American and British staff in key posts.
Among the ``collection requirements" that the
Kojarena Dictionary is told to look for are North
Korean economic, diplomatic and military messages and
data, Japanese trade ministry plans, and Pakistani
developments in nuclear weapons technology and
testing. In return, Australia can ask for information
collected at other Echelon stations to be sent to
A second and larger, although not so
technologically sophisticated DSD satellite station,
has been built at Shoal Bay, Northern Territory. At
Shoal Bay, nine satellite tracking dishes are locked
into regional communications satellites, including
systems covering Indonesia and south-west Asia.
International and governmental concern about the
UKUSA Echelon system has grown dramatically since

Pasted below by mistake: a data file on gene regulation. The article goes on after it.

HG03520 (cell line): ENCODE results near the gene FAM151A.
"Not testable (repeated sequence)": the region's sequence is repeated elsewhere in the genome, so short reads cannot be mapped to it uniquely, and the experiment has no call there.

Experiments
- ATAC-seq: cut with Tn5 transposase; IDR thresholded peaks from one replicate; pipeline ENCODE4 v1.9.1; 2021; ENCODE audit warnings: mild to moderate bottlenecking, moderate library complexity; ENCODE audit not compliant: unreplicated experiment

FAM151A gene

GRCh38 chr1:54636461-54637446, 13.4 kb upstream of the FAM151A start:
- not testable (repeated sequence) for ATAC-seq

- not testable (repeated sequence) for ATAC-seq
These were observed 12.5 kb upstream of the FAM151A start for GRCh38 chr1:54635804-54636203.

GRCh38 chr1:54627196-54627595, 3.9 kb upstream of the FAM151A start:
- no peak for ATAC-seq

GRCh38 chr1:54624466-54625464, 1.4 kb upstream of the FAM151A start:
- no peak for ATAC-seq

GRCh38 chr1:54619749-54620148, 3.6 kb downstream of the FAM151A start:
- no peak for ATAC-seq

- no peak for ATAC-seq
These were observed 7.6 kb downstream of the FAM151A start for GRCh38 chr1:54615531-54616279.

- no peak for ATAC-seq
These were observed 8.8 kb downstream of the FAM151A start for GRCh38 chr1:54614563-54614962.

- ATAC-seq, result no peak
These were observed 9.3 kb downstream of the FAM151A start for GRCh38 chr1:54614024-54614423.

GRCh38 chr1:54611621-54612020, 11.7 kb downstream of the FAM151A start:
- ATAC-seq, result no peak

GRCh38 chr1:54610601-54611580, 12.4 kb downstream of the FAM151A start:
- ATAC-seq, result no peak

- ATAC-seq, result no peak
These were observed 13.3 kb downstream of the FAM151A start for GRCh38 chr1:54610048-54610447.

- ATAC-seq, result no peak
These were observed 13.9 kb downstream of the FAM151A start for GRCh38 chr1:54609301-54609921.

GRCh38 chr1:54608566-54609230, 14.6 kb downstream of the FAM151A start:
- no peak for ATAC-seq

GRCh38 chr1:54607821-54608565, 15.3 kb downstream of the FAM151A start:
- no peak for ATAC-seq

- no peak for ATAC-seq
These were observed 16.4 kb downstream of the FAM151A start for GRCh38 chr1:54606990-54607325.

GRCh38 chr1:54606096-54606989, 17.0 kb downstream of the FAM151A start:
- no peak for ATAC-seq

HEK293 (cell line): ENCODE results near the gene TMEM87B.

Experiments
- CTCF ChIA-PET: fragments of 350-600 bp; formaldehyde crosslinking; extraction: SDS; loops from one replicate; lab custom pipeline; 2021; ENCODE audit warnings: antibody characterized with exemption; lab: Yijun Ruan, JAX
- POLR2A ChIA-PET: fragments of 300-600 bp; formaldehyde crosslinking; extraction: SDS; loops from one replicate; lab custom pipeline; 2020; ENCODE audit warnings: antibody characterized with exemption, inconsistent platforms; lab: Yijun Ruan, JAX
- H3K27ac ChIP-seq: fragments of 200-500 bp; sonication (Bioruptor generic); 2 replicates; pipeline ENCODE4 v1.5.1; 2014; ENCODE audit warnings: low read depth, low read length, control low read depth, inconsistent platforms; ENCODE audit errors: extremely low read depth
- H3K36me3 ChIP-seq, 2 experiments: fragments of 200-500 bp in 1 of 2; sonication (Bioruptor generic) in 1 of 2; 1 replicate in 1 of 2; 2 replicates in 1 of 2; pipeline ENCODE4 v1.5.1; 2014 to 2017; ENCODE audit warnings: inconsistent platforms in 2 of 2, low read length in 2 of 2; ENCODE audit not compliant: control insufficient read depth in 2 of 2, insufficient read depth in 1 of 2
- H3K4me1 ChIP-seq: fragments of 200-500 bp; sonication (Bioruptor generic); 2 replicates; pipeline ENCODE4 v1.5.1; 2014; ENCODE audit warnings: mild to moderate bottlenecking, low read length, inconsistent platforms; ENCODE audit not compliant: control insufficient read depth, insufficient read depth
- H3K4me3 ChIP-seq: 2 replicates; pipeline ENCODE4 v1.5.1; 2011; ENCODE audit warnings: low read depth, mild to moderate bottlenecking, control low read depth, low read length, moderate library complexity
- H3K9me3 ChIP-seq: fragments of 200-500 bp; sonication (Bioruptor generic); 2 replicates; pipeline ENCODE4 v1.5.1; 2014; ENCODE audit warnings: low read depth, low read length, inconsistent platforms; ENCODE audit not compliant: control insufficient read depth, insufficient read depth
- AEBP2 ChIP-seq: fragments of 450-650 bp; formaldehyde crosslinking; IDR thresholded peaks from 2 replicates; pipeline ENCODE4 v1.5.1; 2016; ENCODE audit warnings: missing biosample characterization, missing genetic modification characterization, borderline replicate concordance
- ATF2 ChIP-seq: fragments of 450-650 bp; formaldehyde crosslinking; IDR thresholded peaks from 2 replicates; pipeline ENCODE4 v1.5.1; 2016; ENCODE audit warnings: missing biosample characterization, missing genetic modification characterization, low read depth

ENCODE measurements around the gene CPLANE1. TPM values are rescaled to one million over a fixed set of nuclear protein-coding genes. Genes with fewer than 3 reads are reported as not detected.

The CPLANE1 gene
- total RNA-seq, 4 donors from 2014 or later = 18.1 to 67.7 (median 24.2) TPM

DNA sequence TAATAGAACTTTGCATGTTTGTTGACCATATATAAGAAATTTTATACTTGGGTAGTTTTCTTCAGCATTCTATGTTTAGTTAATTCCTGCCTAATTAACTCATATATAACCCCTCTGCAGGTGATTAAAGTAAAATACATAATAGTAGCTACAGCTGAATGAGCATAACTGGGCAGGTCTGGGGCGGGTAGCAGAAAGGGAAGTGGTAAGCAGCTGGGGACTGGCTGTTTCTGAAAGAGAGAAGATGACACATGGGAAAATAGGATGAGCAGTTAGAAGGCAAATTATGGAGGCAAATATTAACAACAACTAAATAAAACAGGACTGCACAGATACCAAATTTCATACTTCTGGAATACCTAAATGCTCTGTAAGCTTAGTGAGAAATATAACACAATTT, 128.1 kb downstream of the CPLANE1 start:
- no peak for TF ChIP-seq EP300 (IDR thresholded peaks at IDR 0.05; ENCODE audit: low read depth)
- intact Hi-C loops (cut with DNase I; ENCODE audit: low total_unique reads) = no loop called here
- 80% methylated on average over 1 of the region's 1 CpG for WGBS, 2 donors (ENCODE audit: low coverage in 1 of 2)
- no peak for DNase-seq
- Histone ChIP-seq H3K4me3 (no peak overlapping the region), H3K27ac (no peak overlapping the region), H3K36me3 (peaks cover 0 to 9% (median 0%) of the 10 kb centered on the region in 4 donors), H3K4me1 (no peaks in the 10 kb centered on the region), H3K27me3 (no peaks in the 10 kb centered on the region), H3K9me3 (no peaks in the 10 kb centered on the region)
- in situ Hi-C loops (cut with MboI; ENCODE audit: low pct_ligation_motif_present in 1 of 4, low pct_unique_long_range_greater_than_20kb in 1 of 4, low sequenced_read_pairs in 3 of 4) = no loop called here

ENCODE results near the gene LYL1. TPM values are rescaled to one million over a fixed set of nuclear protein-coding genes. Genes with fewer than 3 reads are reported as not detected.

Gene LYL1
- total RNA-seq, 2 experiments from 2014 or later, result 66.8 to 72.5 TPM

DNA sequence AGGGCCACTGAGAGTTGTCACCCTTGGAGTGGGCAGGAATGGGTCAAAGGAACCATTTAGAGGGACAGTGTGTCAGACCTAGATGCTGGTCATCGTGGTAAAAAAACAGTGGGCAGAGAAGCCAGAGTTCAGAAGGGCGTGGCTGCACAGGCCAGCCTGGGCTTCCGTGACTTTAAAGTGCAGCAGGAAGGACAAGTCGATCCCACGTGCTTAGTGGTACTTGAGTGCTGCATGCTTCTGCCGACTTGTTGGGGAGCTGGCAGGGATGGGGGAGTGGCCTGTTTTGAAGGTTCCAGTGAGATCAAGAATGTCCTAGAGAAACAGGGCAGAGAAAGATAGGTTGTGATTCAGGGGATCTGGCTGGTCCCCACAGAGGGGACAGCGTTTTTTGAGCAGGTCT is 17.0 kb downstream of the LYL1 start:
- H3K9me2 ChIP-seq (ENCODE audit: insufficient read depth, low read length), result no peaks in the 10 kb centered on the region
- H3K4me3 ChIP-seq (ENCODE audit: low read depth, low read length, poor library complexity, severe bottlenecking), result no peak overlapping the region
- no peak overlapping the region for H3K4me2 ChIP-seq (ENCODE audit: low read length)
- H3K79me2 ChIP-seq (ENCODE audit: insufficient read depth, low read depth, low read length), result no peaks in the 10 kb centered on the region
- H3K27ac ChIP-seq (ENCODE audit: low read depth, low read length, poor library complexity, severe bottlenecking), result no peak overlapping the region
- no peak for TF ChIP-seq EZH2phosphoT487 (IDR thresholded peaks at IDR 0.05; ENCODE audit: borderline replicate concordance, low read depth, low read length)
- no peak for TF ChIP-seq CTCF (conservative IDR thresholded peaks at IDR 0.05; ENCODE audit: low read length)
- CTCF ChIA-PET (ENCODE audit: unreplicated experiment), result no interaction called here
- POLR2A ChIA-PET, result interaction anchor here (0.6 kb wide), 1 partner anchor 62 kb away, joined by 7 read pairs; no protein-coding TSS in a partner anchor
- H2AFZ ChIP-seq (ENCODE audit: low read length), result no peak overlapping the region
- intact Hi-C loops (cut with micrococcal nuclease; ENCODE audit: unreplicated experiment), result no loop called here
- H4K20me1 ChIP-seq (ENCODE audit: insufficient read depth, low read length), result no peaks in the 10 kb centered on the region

1996, when New Zealand writer Nicky Hager revealed
intimate details of how it operated. New Zealand runs
an Echelon satellite interception site at Waihopai,
near Blenheim, South Island. Codenamed
``Flintlock", the Waihopai station is half the
size of Kojarena and its sister NSA base at Yakima,
Washington, which also covers Pacific rim states.
Waihopai's task is to monitor two Pacific
communications satellites, and intercept all
communications from and between the South Pacific
Like other Echelon stations, the Waihopai
installation is protected by electrified fences,
intruder detectors and infra-red cameras. A year
after publishing his book, Hager and New Zealand TV
reporter John Campbell mounted a daring raid on
Waihopai, carrying a TV camera and a stepladder. From
open, high windows, they then filmed into and inside